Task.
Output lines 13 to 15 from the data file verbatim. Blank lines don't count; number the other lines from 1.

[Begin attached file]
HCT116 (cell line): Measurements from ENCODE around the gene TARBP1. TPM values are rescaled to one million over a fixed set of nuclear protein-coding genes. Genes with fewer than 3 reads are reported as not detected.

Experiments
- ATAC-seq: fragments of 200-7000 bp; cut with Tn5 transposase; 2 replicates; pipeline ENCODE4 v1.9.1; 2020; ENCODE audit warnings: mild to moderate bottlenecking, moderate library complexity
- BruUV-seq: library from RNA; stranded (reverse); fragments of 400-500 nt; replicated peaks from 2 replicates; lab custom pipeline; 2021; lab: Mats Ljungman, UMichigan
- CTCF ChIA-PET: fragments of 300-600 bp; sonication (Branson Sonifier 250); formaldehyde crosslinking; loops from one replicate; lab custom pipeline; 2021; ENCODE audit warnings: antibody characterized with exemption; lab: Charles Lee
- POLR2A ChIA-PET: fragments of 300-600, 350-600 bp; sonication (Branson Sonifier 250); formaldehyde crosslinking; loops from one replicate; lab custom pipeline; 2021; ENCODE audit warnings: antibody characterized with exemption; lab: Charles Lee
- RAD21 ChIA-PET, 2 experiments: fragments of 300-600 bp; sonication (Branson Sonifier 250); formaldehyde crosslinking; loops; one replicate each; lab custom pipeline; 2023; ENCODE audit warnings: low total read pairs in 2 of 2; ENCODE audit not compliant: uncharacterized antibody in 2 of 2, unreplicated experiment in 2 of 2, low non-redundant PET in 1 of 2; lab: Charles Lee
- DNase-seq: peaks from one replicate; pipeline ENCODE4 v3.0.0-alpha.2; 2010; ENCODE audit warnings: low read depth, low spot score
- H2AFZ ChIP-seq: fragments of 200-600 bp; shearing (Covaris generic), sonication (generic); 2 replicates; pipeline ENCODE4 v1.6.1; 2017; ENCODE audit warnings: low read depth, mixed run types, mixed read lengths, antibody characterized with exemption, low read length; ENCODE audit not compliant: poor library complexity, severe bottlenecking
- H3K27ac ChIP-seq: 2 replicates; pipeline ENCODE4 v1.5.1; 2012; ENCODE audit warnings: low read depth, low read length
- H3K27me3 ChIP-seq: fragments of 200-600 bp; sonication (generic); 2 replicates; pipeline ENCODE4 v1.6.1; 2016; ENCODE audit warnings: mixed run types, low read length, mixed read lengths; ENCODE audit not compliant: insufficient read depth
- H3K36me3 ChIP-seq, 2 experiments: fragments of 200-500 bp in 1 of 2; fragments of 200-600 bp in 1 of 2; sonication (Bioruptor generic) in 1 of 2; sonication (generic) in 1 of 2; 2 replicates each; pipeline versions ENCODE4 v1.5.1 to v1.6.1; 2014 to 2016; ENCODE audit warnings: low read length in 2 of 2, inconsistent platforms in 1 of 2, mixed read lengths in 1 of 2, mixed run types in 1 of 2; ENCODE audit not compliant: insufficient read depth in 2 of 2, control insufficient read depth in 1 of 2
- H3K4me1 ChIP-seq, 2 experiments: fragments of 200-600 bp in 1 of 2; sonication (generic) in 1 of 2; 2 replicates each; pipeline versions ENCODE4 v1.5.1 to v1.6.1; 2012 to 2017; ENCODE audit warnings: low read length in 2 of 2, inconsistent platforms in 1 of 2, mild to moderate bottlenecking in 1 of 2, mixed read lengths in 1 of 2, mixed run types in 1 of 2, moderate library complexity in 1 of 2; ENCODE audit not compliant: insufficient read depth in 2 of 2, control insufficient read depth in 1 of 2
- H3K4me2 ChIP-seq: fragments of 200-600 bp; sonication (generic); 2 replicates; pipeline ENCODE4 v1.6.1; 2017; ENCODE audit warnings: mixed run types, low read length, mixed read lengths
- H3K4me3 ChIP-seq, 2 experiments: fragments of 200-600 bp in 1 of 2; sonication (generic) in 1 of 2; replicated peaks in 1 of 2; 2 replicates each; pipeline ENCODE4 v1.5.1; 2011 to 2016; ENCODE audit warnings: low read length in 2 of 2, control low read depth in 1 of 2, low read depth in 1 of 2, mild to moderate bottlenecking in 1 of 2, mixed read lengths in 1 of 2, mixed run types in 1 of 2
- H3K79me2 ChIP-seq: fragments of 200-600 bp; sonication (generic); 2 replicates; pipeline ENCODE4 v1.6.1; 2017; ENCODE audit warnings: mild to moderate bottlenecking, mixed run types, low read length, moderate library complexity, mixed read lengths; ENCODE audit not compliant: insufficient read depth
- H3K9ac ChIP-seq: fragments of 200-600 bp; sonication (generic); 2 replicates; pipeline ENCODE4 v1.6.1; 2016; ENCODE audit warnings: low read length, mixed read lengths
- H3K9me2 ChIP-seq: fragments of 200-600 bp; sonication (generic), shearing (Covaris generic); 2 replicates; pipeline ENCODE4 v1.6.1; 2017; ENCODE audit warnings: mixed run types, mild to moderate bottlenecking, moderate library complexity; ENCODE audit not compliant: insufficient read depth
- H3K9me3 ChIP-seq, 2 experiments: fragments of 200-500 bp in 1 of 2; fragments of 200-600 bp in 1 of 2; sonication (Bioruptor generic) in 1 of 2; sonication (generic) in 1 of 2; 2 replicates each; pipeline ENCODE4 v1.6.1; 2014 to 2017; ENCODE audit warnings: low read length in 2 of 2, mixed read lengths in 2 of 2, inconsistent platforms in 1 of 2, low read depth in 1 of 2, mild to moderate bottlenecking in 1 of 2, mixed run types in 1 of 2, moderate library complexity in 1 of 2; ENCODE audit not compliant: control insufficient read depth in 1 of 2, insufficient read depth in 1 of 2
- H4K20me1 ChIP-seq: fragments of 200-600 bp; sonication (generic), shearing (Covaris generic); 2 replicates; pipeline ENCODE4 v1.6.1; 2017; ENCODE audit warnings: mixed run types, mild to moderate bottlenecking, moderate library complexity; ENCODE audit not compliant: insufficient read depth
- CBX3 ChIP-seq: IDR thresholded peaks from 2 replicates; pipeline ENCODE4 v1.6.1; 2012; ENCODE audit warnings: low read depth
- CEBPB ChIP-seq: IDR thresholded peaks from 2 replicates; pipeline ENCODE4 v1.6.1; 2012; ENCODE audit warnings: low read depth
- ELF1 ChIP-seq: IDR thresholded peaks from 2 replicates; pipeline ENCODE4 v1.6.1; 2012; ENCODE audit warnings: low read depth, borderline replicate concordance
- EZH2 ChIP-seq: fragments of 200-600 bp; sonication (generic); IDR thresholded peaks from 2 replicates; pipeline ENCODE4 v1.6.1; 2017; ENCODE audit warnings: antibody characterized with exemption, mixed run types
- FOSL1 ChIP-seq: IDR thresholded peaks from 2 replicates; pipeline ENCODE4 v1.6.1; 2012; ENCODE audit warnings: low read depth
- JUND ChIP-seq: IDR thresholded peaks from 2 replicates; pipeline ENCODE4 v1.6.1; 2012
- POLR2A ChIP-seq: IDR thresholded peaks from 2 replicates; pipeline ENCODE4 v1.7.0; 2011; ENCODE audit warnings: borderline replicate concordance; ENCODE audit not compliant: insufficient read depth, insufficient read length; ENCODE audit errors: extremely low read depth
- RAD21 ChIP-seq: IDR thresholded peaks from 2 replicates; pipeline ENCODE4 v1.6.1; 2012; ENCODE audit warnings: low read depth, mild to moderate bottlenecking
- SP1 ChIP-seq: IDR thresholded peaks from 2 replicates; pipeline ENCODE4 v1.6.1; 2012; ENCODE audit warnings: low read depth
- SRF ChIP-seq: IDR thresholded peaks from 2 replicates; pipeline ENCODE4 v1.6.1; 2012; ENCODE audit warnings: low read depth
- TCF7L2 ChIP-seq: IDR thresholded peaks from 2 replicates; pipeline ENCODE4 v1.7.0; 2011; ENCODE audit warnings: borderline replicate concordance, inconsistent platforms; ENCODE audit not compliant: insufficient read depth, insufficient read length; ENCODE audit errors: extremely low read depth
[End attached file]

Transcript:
- H3K4me1 ChIP-seq, 2 experiments: fragments of 200-600 bp in 1 of 2; sonication (generic) in 1 of 2; 2 replicates each; pipeline versions ENCODE4 v1.5.1 to v1.6.1; 2012 to 2017; ENCODE audit warnings: low read length in 2 of 2, inconsistent platforms in 1 of 2, mild to moderate bottlenecking in 1 of 2, mixed read lengths in 1 of 2, mixed run types in 1 of 2, moderate library complexity in 1 of 2; ENCODE audit not compliant: insufficient read depth in 2 of 2, control insufficient read depth in 1 of 2
- H3K4me2 ChIP-seq: fragments of 200-600 bp; sonication (generic); 2 replicates; pipeline ENCODE4 v1.6.1; 2017; ENCODE audit warnings: mixed run types, low read length, mixed read lengths
- H3K4me3 ChIP-seq, 2 experiments: fragments of 200-600 bp in 1 of 2; sonication (generic) in 1 of 2; replicated peaks in 1 of 2; 2 replicates each; pipeline ENCODE4 v1.5.1; 2011 to 2016; ENCODE audit warnings: low read length in 2 of 2, control low read depth in 1 of 2, low read depth in 1 of 2, mild to moderate bottlenecking in 1 of 2, mixed read lengths in 1 of 2, mixed run types in 1 of 2